Broader speaking, I question the potential of urban gardening for social inclusion since it meets the interests of specific communities and therefore also contributes to some sort of social exclusivity, based on where the project takes place and who can contribute to it.
Finally, it must be mentioned that urban gardening projects differ among each other. Also, as mentioned, there are many different definitions of “Social Innovation”. Thus, there might very well exist a project that can be considered as a social innovation when contemplating more than one definition. This circumstance displays the present challenge of working with the terms “urban gardening” and “social innovation”: With that many definitions and perspectives in use, it is becoming increasingly difficult to analyze project-based case studies because the applicability of both concepts can be argued in various ways with different outcomes. Consequently, also public administrators need to settle on well-defined approaches of social innovation and urban gardening (and how they meet each other) in order to lower the risk of policy-misalignments.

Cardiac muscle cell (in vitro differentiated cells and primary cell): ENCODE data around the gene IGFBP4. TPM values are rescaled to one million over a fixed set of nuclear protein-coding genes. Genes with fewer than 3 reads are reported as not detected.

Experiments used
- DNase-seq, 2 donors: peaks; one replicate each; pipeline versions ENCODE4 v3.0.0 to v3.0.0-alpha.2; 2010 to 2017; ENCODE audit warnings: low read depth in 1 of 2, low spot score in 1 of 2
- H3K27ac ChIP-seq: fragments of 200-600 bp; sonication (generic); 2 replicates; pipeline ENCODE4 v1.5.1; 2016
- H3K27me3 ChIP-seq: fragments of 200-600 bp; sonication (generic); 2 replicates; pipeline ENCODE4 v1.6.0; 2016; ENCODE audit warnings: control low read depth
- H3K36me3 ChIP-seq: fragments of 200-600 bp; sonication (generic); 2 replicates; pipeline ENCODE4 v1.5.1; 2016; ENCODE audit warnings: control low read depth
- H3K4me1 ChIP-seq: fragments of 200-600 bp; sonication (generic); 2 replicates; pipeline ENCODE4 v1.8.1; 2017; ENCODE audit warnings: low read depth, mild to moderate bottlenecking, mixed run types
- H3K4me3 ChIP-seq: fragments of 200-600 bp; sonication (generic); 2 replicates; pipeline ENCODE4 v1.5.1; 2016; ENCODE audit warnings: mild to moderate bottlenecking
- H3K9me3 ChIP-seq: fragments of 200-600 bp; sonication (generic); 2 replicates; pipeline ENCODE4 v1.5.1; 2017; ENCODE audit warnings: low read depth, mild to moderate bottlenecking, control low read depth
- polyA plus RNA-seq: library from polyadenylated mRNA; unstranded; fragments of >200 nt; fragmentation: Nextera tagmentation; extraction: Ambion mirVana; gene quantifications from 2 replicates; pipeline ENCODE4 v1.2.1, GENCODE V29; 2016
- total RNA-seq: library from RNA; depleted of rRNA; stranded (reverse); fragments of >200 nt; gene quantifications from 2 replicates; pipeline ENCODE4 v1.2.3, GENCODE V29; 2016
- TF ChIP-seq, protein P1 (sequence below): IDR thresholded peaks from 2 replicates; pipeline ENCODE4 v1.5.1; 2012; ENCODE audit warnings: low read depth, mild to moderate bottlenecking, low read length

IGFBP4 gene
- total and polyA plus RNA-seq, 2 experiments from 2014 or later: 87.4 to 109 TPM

*The original version of this essay was written by the author in the lecture “urban and rural development theories” in Automn 2018 at the institute of Geography, University of Bern.